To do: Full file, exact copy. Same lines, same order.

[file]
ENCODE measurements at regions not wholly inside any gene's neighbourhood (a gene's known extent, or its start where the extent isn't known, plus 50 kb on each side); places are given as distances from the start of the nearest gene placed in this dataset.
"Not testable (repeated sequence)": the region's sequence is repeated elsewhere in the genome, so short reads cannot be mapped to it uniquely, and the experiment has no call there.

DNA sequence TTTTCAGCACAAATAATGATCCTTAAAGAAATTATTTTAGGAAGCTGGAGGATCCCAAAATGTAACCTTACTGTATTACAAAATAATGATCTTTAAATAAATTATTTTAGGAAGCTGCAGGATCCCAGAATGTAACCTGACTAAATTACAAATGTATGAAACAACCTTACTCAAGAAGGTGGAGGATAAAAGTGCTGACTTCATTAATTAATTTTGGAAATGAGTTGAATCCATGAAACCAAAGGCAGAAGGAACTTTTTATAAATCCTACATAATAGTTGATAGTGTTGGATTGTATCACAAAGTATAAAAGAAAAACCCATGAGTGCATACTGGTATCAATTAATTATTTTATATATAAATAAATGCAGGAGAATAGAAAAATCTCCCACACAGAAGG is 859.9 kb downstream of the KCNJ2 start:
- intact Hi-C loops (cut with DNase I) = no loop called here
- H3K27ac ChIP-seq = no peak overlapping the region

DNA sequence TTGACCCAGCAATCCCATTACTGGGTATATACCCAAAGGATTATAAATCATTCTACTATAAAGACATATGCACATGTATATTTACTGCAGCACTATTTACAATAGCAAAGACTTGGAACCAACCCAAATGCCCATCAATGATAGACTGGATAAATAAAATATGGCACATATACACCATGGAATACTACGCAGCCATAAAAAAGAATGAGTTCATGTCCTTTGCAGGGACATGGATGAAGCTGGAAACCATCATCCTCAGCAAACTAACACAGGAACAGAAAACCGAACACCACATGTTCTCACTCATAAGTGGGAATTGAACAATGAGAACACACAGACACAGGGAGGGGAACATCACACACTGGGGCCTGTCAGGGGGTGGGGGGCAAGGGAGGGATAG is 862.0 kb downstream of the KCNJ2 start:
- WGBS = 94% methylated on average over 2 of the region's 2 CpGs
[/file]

ENCODE measurements at regions not wholly inside any gene's neighbourhood (a gene's known extent, or its start where the extent isn't known, plus 50 kb on each side); places are given as distances from the start of the nearest gene placed in this dataset.
"Not testable (repeated sequence)": the region's sequence is repeated elsewhere in the genome, so short reads cannot be mapped to it uniquely, and the experiment has no call there.

DNA sequence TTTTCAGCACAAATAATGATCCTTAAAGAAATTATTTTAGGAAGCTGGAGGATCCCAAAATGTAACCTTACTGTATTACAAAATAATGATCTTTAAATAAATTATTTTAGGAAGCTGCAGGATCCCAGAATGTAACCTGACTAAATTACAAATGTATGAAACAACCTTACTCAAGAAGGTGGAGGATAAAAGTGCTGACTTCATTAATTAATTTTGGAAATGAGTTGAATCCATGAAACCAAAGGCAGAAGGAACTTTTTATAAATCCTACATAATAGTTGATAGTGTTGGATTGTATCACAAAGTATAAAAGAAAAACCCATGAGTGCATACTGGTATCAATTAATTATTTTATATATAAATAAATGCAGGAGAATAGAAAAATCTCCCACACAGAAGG is 859.9 kb downstream of the KCNJ2 start:
- intact Hi-C loops (cut with DNase I) = no loop called here
- H3K27ac ChIP-seq = no peak overlapping the region

DNA sequence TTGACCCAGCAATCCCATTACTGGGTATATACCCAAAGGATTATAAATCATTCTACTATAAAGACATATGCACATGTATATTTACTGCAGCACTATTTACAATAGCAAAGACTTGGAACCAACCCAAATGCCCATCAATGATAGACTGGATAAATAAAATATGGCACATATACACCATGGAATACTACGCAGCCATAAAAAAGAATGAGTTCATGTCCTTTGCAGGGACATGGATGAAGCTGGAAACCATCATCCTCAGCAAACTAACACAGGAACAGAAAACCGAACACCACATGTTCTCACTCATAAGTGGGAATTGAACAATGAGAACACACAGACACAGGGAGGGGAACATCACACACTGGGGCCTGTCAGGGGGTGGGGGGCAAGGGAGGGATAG is 862.0 kb downstream of the KCNJ2 start:
- WGBS = 94% methylated on average over 2 of the region's 2 CpGs